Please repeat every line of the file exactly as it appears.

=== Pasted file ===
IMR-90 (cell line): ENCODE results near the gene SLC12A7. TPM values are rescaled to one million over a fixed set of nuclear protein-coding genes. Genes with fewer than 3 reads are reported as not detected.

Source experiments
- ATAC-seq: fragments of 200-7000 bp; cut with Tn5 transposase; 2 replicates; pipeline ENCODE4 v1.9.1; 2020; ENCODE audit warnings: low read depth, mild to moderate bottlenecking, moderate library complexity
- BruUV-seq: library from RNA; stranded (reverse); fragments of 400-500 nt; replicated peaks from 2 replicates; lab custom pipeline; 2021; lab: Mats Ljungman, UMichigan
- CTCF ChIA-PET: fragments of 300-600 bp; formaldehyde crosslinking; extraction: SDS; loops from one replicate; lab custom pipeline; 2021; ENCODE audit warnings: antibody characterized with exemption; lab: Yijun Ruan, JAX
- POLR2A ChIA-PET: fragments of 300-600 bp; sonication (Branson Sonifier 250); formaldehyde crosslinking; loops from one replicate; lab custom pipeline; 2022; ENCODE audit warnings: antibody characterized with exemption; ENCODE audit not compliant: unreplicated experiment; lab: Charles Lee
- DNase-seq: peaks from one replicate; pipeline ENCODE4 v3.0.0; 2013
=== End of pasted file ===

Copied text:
IMR-90 (cell line): ENCODE results near the gene SLC12A7. TPM values are rescaled to one million over a fixed set of nuclear protein-coding genes. Genes with fewer than 3 reads are reported as not detected.

Source experiments
- ATAC-seq: fragments of 200-7000 bp; cut with Tn5 transposase; 2 replicates; pipeline ENCODE4 v1.9.1; 2020; ENCODE audit warnings: low read depth, mild to moderate bottlenecking, moderate library complexity
- BruUV-seq: library from RNA; stranded (reverse); fragments of 400-500 nt; replicated peaks from 2 replicates; lab custom pipeline; 2021; lab: Mats Ljungman, UMichigan
- CTCF ChIA-PET: fragments of 300-600 bp; formaldehyde crosslinking; extraction: SDS; loops from one replicate; lab custom pipeline; 2021; ENCODE audit warnings: antibody characterized with exemption; lab: Yijun Ruan, JAX
- POLR2A ChIA-PET: fragments of 300-600 bp; sonication (Branson Sonifier 250); formaldehyde crosslinking; loops from one replicate; lab custom pipeline; 2022; ENCODE audit warnings: antibody characterized with exemption; ENCODE audit not compliant: unreplicated experiment; lab: Charles Lee
- DNase-seq: peaks from one replicate; pipeline ENCODE4 v3.0.0; 2013